Abstract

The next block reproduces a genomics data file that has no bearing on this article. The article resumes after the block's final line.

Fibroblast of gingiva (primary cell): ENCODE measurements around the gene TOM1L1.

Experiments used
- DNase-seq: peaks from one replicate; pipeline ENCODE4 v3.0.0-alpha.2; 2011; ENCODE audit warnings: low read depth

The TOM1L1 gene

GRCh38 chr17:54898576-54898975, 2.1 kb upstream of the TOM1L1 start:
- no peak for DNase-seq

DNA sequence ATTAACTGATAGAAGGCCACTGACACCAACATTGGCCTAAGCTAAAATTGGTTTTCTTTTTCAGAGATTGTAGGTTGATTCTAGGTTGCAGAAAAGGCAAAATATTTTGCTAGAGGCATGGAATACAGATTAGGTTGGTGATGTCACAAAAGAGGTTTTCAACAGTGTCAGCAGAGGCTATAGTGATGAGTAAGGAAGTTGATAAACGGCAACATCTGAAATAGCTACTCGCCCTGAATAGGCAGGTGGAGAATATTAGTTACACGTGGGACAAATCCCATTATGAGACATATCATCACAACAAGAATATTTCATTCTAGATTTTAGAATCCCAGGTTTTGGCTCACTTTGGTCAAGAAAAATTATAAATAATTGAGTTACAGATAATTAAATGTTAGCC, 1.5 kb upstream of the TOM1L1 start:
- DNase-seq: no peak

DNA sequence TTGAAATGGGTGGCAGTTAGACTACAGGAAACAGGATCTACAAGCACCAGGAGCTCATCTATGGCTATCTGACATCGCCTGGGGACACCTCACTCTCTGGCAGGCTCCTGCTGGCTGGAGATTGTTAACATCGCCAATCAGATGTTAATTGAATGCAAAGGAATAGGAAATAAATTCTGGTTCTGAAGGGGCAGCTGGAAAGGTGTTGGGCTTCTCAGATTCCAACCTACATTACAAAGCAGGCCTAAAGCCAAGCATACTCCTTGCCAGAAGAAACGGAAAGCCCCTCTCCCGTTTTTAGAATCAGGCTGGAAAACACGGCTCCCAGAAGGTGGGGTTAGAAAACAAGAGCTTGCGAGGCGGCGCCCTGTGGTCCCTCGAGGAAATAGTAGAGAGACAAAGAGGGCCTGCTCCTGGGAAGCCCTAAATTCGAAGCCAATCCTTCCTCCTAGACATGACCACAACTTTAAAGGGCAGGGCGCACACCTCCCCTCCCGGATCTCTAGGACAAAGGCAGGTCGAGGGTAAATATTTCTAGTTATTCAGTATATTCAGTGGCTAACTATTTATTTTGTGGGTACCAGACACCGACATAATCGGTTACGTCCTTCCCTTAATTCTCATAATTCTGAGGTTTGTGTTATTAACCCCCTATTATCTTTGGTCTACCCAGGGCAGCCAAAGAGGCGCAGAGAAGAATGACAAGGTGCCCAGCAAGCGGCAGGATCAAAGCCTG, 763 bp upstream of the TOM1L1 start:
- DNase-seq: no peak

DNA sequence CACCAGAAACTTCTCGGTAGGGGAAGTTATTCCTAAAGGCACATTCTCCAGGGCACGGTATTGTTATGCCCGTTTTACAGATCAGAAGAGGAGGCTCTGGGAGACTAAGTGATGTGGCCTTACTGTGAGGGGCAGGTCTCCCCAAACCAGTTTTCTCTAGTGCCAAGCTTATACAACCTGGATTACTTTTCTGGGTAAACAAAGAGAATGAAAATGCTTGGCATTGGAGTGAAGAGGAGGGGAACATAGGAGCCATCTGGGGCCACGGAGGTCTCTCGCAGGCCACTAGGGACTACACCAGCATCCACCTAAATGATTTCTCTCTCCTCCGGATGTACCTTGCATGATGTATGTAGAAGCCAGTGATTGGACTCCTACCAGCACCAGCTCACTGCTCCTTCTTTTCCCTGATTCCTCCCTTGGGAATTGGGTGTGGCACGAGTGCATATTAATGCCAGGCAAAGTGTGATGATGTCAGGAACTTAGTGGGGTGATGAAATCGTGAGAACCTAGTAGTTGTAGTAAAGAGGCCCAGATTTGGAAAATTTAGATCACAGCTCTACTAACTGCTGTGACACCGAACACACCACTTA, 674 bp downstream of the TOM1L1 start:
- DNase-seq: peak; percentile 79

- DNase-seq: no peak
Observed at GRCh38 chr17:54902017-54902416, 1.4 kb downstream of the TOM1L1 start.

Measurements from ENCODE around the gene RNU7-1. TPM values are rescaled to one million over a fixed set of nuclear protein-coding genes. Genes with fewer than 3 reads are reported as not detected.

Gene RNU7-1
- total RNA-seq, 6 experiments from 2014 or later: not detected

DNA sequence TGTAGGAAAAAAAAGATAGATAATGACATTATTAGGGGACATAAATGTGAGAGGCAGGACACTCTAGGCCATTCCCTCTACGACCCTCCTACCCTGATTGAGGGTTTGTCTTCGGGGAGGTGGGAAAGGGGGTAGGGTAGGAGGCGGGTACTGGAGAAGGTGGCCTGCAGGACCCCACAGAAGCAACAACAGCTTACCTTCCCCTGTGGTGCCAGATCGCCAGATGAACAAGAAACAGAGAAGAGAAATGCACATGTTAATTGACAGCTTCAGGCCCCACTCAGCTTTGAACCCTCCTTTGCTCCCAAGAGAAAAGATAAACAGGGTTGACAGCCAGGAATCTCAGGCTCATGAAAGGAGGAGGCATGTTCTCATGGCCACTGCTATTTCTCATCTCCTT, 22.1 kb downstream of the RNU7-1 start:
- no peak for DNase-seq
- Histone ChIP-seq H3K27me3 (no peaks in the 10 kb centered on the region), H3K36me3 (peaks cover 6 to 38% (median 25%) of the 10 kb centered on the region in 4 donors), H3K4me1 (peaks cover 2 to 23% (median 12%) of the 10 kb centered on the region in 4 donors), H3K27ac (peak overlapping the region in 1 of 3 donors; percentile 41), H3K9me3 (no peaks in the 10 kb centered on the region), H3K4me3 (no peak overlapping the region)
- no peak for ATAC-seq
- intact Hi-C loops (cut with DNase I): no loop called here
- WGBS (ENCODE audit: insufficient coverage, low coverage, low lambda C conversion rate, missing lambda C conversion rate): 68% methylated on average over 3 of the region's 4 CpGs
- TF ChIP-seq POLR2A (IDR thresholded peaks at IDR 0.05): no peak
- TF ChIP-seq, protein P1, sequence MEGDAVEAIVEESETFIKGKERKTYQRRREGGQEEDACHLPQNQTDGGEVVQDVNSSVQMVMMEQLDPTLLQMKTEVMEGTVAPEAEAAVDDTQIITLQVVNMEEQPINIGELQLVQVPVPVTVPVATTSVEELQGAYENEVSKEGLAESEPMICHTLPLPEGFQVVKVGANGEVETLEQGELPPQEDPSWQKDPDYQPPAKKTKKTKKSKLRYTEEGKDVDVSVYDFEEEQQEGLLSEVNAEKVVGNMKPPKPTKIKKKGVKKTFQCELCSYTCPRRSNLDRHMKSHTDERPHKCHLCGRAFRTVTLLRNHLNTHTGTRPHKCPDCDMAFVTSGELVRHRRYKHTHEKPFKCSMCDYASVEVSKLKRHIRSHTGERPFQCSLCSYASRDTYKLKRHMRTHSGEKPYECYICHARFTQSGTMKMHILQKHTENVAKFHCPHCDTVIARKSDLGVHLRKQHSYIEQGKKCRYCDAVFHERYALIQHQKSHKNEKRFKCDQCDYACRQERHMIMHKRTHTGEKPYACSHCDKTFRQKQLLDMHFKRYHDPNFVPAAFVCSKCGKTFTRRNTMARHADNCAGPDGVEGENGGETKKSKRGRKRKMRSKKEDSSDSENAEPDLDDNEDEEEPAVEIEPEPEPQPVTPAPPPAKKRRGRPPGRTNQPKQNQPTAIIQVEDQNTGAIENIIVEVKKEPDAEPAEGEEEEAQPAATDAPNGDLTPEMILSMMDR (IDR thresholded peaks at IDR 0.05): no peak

The temperature of formation of replacement dolomite and δ18O(H2O) of dolomitizing fluid in the Latemar carbonate buildup, Dolomites, Italy, were estimated independently from carbonate clumped isotope thermometry. Dolomite formed at 42–72 ± 9–11 °C (±2 standard deviations, SD) from fluid with δ18O(H2O) that averages –0.3‰ ± 3.3‰ (Vienna standard mean ocean water; ±2 SD). The estimated temperature and δ18O(H2O) are similar to those of modern diffuse flow fluids at mid-ocean ridges, the kind of fluid that has been proposed previously as the dolomitizing fluid in the Latemar buildup, based on the trace element compositions of dolomite. Calcite in limestone preserves original δ18O, but records clumped isotope temperatures, 44−76 ± 9−11 °C (±2 SD), that are higher than those at which the limestone formed. Temperature recorded by calcite, but not δ18O, was likely reset during dolomitization. Clumped isotope thermometry has great potential for application to studies of burial and diagenesis by retrieving independent estimates of temperature and δ18O(H2O) with uncertainties as low as ±5 °C (±2 standard errors, SE) and ± 0.75‰ (±2 SE), respectively, from a single stable isotope analysis of a carbonate mineral.

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